Rankin Family History Project
Weekly Perryville Union
Perryville, Missouri, Friday, 02 April 1875
HOGS continue to die off in some portions of the county, cholera being the cause of it.
COUNTY COURT will be in session on Monday next, it being an adjourned term.
BUILDING. -- Mr. John Wagner, the blacksmith at Hoehn's store, raised the frame for his residence last Saturday.
IMPROVEMENT. -- Mr. John John Klamp is making preparations to erect a dwelling house at Highland in this county.
OUR SHERIFF was quite ill a few hours last Friday, but has so far recovered as to be about and attend to his duties.
THE SABBATH SCHOOL at York Chapel will re-open next Sunday, April 4th.
J. A. RUTLEDGE, Supt.
A CUTTING AFFAIR. -- We are told that some persons got in to a muss in Claryville last Saturday, and that knives were made use of, but nobody was dangerously hurt.
TAKEN UP. -- A three months session was commenced at the Cashion school house, four miles south of Perryville, last Monday morning, and the teacher is Miss Rosa Elder.
NOT FUNNY. -- Mr. Richard Meyer, one day last week, touched a match to some coal oil to see if it would burn. It did, and as a consequence Richard carried one of his hands done up in a bandage for a while.
BURNED. -- Schofield Brewer, son of Mrs. Armida Brewer, residing three miles southeast of Perryville, accidentally had some of his wearing apparel to catch fire, and while putting it out, had his right arm quite badly burned last week.
PIGEON PIE. -- Mr. George Difani and Mr. Jasper J. McDowell, residing near Silver Lake, was out hunting a few days ago, and in a couple of hours time slayed some forty-four wild pigeons. We guess they had pigeon pie at their house.
A CONFLAGRATION. -- The stable belonging to Mr. John Hohnbach, residing two and a half miles east of Perryville, was consumed by fire on Wednesday night of last week. At the time of the fire there were little or nothing in the building, hence the loss is not heavy.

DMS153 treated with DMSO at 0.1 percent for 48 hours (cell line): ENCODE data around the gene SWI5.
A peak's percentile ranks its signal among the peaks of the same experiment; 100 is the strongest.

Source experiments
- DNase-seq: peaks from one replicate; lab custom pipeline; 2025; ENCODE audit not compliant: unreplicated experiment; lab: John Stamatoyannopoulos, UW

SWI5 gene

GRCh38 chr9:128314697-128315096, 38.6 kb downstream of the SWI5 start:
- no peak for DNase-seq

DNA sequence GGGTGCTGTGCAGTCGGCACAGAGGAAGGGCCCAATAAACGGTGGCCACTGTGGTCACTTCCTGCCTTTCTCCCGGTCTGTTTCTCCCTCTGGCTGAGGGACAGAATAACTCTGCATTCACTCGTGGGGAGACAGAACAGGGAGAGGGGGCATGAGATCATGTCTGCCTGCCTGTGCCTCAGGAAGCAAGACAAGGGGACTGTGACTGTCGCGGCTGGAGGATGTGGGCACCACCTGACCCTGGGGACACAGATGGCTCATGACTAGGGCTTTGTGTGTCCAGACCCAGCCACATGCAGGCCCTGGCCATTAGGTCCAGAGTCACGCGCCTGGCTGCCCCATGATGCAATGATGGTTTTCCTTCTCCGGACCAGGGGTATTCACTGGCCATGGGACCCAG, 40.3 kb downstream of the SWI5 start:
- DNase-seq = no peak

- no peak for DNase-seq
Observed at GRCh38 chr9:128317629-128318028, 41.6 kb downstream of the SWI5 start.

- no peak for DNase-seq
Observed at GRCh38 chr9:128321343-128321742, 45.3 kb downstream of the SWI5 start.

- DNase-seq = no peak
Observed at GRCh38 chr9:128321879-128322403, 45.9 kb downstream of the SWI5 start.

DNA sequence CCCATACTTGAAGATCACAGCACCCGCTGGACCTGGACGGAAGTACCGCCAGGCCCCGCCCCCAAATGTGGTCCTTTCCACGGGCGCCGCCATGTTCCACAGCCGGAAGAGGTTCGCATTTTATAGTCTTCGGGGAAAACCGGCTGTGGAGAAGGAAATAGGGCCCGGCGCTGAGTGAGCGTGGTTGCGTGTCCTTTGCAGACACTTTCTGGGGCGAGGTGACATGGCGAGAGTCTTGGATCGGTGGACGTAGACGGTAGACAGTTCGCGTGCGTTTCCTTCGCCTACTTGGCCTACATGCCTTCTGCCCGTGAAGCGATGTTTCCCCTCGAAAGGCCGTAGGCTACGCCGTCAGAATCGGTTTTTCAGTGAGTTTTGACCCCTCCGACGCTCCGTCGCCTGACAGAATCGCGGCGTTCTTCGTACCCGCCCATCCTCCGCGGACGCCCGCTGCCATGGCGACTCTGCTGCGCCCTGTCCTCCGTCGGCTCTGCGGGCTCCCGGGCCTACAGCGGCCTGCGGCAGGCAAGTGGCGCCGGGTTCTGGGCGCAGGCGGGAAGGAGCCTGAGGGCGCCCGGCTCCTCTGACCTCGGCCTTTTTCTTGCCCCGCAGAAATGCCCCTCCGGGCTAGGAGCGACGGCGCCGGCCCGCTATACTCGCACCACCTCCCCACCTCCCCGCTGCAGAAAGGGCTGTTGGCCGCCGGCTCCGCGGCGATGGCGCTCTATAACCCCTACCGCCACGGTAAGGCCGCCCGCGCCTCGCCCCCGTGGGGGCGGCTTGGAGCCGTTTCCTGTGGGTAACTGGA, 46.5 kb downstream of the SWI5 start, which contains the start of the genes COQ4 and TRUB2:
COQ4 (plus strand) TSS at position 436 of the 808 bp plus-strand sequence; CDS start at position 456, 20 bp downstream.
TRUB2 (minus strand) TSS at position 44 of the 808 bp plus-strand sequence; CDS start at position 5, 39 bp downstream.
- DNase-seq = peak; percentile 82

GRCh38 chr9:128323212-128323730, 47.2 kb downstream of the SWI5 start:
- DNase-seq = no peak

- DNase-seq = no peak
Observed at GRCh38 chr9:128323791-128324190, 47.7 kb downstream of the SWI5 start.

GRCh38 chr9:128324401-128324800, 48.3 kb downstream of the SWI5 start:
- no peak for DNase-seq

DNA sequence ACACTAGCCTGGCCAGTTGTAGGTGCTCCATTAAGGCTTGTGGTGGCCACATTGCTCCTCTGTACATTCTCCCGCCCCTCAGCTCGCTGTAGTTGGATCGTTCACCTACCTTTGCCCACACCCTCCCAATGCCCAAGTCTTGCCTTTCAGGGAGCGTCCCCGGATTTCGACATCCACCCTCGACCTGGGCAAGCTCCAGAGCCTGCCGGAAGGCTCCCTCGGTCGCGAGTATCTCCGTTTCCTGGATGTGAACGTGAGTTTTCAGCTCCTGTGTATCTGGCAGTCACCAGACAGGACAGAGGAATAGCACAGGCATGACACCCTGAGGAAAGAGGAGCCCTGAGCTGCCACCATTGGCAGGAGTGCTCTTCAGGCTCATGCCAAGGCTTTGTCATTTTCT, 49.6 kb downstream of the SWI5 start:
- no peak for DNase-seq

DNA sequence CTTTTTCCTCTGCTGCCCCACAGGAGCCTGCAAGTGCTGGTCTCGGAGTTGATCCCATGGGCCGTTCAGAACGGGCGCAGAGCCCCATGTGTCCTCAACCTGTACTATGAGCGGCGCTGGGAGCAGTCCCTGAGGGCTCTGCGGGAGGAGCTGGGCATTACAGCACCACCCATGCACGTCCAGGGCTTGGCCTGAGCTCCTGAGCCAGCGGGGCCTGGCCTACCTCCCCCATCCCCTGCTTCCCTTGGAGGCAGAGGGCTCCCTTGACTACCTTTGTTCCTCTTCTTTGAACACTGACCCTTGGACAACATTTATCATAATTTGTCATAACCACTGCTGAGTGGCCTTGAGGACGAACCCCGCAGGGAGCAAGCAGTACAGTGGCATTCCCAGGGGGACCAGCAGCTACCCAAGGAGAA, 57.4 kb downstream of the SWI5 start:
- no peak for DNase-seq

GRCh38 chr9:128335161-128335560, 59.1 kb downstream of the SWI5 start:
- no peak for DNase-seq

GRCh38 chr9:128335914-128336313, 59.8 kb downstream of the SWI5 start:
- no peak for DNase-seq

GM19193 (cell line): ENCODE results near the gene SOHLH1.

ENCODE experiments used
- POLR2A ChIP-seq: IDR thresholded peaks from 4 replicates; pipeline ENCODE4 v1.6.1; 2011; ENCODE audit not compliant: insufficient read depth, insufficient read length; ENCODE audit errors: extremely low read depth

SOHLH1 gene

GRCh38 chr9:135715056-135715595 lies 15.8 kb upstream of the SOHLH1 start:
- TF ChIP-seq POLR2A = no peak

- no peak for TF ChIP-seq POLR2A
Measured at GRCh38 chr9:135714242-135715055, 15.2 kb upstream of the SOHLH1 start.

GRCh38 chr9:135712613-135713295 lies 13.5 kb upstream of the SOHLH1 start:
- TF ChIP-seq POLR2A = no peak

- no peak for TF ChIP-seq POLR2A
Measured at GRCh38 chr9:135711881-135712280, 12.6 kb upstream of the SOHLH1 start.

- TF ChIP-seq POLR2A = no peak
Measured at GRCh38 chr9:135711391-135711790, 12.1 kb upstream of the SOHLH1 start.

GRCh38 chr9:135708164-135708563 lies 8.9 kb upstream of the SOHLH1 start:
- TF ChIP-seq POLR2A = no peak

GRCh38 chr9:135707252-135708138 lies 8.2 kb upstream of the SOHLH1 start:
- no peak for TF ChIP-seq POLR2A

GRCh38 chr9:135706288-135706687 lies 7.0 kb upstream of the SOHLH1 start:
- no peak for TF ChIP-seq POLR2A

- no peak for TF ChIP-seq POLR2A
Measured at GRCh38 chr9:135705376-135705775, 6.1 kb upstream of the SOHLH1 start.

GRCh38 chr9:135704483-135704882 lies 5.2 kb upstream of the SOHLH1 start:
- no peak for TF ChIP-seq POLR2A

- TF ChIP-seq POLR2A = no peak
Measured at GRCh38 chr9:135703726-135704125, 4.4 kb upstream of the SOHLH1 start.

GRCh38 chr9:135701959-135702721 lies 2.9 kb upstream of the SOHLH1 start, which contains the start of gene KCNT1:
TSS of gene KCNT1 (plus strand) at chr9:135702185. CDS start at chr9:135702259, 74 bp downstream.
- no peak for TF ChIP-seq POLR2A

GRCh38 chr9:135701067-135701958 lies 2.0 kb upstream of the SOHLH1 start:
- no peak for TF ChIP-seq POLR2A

TOWN TRUSTEES. -- Next Tuesday we are not only called upon to elect a county school commissioner, but also trustees for the town of Perryville. Who the candidates are for the latter positions, we have not yet learned, but it is very probable that the present trustees will be re-elected for another term.
PIECE WORK. -- Mrs. Susan Brewer, wife of Mr. Joseph E. Brewer, residing three miles southeast of Perryville, has pieced a quilt which contains just three thousand three hundred and thirty-nine pieces of goods. We call this patch work, and if anybody in these parts can beat it, we should be glad to hear from them.
A FEW CATTLE passed through Perryville last Saturday afternoon, en route for some other market. -- They remained in town a short time and while doing so, six head of cattle were weighed, and their aggregate weight was just even thousand nine hundred and fifty pounds. -- They will make fair beef, and command a good price.
BURIED ALIVE. -- Some time since while Mr. George J. Hoffman, residing nine miles east of Perryville, was stacking straw, one of the canine tribe was accidentally buried beneath a stack of straw, in which condition it remained for several days, but it finally made sufficient noise to attract attention, when its prison was penetrated and the dog was liberated.
BALLOU'S MAGAZINE. -- The April number of this magazine is issued, and is an excellent specimen of what a popular magazine should be. It is crowded with nice stories, fine engravings, good poetry, and many useful hints on domestic ceremony, household facts, and three comic pictures which would make a stoic laugh. Published by Thomes & Talbot, Boston, Mass.